At least 19 people, including nine children, have died after a fire in a New York apartment building.
Another 32 people were sent to hospital, several of whom are in a critical condition, according to New York Mayor Eric Adams.
Fire department Commissioner Daniel Nigro said they had found victims on every floor of the 19-storey block, saying the smoke was "unprecedented".
He told NBC News the death toll was the worst seen in New York for 30 years.
It comes days after an apartment fire in Philadelphia killed 12, with eight children among the dead.
Sunday's fire broke out in an apartment that spans the second and third floors of the Bronx apartment block at about 11:00 local time (16:00 GMT), officials said.
Some 200 firefighters were sent to tackle the blaze, which officials believe was sparked by a malfunctioning electric heater.
Commissioner Nigro said there were two floors of fire, but the smoke had spread everywhere.
The door to the apartment where the fire started was left open, and smoke then spread to every floor, Commissioner Nigro told reporters.
"Members found victims on every floor in stairwells and were taking them out in cardiac and respiratory arrest," he said.
George King, who lives nearby, told AFP news agency people were waving from the windows as the flames took hold.
"I saw the smoke, a lot of people were panicking," he said. "You could see that no-one wanted to jump from the building."
A total of 63 people suffered injuries, including the 32 taken to hospital. Thirteen are in a critical condition, Stefan Ringel, a senior adviser to the mayor, told AP news agency.
"The impact of this fire is going to bring a level of pain and despair to our city," Mr Adams told reporters. "The numbers are horrific."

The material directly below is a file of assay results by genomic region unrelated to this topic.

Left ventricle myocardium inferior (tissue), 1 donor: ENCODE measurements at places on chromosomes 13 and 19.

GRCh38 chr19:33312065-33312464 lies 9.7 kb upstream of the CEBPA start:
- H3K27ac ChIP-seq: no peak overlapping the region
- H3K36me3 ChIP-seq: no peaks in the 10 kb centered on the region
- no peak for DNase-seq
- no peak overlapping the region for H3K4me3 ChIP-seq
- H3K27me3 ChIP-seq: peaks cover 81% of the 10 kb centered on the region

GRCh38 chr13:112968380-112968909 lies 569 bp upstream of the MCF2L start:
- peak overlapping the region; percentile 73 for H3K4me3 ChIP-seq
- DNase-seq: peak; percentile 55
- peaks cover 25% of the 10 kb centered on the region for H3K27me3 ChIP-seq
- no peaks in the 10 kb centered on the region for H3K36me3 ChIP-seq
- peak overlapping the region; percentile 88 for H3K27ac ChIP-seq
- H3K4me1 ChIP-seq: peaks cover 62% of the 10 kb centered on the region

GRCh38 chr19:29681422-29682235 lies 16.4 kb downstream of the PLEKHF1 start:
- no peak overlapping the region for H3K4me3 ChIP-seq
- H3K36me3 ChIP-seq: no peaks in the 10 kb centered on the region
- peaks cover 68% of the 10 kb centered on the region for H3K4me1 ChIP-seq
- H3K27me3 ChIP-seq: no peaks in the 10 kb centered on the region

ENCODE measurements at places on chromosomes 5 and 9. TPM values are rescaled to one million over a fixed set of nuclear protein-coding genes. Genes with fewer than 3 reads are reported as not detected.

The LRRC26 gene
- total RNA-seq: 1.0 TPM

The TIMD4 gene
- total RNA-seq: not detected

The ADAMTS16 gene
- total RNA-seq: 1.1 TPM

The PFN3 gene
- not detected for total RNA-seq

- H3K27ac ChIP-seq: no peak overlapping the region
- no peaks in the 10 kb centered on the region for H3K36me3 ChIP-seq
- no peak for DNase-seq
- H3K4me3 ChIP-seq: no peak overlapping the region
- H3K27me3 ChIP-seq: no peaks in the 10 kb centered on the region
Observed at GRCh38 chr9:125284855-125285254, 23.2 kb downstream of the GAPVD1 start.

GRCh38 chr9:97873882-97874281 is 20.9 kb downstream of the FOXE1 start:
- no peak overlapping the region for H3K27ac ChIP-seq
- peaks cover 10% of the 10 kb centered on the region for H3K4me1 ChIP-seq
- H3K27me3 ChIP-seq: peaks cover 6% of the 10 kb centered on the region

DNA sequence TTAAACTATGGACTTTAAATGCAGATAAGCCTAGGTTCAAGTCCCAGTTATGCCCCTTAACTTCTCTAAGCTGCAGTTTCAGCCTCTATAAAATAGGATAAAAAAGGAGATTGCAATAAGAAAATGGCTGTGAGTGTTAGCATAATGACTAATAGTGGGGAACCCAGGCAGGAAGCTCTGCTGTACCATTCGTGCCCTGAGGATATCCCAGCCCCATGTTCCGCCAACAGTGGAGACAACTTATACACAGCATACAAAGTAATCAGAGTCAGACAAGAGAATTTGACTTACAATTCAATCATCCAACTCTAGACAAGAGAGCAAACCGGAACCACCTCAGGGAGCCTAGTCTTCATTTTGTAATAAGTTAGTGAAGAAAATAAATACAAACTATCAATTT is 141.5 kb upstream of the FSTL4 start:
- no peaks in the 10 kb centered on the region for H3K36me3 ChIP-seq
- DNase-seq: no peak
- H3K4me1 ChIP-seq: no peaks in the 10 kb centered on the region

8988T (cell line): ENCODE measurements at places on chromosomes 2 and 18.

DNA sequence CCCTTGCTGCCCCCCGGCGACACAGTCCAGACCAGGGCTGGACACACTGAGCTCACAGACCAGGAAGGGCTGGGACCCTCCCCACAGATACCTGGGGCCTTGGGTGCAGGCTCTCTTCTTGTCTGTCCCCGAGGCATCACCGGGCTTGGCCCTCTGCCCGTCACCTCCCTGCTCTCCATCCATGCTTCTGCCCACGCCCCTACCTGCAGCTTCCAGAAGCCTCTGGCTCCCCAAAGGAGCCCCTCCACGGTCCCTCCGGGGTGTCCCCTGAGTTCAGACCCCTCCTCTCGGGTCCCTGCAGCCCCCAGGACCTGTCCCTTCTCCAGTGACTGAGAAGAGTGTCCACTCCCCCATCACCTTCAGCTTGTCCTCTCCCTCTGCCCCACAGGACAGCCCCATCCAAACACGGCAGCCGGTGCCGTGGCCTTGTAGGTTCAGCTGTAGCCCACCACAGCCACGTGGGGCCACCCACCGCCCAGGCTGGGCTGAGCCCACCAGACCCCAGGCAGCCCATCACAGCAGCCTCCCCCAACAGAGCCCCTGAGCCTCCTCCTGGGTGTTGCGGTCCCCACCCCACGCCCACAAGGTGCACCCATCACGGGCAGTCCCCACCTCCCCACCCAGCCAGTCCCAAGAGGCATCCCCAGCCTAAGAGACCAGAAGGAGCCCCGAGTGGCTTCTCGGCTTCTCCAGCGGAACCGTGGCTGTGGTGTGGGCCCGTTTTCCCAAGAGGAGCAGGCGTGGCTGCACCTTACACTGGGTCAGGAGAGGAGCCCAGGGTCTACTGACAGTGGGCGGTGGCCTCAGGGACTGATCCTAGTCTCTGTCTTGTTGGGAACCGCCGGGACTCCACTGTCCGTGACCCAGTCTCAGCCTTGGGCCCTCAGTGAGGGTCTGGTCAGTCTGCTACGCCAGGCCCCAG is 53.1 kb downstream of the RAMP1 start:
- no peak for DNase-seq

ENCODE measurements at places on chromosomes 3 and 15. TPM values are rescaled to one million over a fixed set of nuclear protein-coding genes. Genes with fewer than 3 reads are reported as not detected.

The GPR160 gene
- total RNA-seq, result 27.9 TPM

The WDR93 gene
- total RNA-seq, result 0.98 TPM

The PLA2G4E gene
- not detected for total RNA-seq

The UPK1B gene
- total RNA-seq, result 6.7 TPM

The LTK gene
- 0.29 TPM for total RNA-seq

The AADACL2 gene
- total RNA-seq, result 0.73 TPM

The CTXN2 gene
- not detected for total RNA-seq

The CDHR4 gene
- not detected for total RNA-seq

New York Governor Kathy Hochul called Sunday's events "a night of tragedy", and pledged to create a victims' compensation fund to support survivors.
"There will be money to find new housing, burial costs and whatever we need because that's what we do here in New York," Ms Hochul said.
The area of the Bronx where the fire occurred is home to a large Muslim immigrant population and many of those affected by the blaze are believed to have originally come to the US from the Gambia.
Mr Adams urged anyone impacted by the fire to seek assistance from the authorities, irrespective of immigration status. He assured residents that their details would not be passed on to immigration services.
Speaking alongside Mr Adams, New York Senator Chuck Schumer pledged to provide immigration support to allow families to come together to grieve.
The building hosts a number of affordable housing apartments and the blaze is likely to raise questions over the quality of such units in the city.
Representative Ritchie Torres, a Democratic lawmaker whose district includes the building, told the US network MSNBC that developments such as the Bronx fire pose safety risks to residents.
"When we allow our affordable housing developments to be plagued by decades of disinvestment, we are putting lives at risk," Mr Torres said.
BDST: 1218 HRS, JAN 10, 2021